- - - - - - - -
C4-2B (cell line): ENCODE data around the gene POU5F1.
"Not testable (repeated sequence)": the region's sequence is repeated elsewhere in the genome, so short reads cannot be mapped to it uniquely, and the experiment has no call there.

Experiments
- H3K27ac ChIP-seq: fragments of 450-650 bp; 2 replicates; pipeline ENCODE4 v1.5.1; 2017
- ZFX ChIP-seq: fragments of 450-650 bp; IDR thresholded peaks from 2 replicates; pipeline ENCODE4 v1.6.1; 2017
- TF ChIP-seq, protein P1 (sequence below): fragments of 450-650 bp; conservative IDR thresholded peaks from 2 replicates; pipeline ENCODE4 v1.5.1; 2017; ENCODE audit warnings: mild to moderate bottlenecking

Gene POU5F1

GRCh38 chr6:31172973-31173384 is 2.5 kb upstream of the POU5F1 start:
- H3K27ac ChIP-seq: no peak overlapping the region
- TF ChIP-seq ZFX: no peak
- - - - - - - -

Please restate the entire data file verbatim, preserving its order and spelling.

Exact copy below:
C4-2B (cell line): ENCODE data around the gene POU5F1.
"Not testable (repeated sequence)": the region's sequence is repeated elsewhere in the genome, so short reads cannot be mapped to it uniquely, and the experiment has no call there.

Experiments
- H3K27ac ChIP-seq: fragments of 450-650 bp; 2 replicates; pipeline ENCODE4 v1.5.1; 2017
- ZFX ChIP-seq: fragments of 450-650 bp; IDR thresholded peaks from 2 replicates; pipeline ENCODE4 v1.6.1; 2017
- TF ChIP-seq, protein P1 (sequence below): fragments of 450-650 bp; conservative IDR thresholded peaks from 2 replicates; pipeline ENCODE4 v1.5.1; 2017; ENCODE audit warnings: mild to moderate bottlenecking

Gene POU5F1

GRCh38 chr6:31172973-31173384 is 2.5 kb upstream of the POU5F1 start:
- H3K27ac ChIP-seq: no peak overlapping the region
- TF ChIP-seq ZFX: no peak